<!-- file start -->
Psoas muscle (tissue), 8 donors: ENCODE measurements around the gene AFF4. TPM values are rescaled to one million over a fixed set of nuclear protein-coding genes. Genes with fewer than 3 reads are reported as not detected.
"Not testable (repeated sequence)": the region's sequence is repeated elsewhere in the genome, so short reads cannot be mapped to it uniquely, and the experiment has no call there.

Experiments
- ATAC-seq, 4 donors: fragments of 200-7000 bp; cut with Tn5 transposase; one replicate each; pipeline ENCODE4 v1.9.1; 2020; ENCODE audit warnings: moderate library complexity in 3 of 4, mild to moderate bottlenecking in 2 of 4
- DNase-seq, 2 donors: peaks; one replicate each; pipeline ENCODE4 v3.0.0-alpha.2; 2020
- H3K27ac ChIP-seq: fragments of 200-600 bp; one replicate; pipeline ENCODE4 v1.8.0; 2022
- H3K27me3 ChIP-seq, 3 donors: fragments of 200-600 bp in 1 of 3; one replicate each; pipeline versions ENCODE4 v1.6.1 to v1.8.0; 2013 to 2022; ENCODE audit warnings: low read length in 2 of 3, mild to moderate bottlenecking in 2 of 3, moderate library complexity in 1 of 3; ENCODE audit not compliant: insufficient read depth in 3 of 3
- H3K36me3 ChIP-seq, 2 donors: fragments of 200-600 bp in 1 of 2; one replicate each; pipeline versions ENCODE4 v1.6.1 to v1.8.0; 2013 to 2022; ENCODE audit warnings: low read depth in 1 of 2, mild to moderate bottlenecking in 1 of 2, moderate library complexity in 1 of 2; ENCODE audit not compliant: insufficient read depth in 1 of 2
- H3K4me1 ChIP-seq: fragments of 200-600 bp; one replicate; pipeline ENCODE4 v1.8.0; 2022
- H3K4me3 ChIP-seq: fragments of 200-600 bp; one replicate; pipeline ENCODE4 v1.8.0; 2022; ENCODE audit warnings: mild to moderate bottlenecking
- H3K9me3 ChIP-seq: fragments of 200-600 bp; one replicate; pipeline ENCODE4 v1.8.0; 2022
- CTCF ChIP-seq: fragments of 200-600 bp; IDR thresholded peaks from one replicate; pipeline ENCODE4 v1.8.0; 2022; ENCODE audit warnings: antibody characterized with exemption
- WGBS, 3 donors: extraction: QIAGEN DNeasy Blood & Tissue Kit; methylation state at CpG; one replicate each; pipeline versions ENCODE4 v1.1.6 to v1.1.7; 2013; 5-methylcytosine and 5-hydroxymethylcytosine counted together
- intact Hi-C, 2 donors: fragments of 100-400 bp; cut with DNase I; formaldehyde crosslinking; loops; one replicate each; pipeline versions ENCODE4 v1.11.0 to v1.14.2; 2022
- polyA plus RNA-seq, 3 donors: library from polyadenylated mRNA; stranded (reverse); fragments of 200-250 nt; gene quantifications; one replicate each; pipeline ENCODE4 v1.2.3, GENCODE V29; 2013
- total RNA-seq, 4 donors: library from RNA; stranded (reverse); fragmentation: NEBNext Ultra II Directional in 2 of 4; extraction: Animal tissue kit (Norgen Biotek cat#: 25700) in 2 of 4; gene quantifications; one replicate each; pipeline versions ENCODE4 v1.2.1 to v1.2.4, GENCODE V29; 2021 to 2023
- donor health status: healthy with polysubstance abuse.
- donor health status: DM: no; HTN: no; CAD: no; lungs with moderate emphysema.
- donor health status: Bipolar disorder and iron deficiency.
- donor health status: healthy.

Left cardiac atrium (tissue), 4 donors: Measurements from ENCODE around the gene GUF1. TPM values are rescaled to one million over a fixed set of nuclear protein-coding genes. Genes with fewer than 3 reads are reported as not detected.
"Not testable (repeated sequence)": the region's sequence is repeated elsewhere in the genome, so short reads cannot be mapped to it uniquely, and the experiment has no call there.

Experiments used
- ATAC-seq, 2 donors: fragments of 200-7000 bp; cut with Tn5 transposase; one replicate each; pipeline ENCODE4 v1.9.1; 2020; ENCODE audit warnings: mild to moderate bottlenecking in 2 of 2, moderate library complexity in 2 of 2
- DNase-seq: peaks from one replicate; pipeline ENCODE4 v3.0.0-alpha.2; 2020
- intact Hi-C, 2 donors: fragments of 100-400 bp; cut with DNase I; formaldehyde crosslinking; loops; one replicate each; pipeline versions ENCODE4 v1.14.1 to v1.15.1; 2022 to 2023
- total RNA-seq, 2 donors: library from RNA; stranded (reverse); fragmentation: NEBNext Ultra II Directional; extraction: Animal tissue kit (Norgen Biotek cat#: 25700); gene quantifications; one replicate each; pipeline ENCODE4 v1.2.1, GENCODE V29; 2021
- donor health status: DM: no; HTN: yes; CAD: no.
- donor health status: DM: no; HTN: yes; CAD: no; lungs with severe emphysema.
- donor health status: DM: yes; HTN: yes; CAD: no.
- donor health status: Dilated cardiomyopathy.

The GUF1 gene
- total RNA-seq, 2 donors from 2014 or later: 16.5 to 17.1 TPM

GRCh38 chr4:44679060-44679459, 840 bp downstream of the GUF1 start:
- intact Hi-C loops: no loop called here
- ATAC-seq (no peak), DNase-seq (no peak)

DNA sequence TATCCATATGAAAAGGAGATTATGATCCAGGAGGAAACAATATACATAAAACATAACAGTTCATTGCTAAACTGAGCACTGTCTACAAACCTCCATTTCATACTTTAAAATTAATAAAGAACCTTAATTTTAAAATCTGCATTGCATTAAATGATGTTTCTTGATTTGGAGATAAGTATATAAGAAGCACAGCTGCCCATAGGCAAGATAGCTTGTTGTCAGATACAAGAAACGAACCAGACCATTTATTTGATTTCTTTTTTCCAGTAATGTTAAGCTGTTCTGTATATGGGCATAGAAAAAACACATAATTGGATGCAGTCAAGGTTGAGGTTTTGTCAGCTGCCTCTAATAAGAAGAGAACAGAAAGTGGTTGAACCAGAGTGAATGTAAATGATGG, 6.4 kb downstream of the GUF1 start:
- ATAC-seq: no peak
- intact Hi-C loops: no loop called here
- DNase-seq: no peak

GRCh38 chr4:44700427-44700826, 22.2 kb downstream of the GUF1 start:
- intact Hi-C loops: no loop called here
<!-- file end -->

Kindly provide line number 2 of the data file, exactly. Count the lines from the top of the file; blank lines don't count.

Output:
"Not testable (repeated sequence)": the region's sequence is repeated elsewhere in the genome, so short reads cannot be mapped to it uniquely, and the experiment has no call there.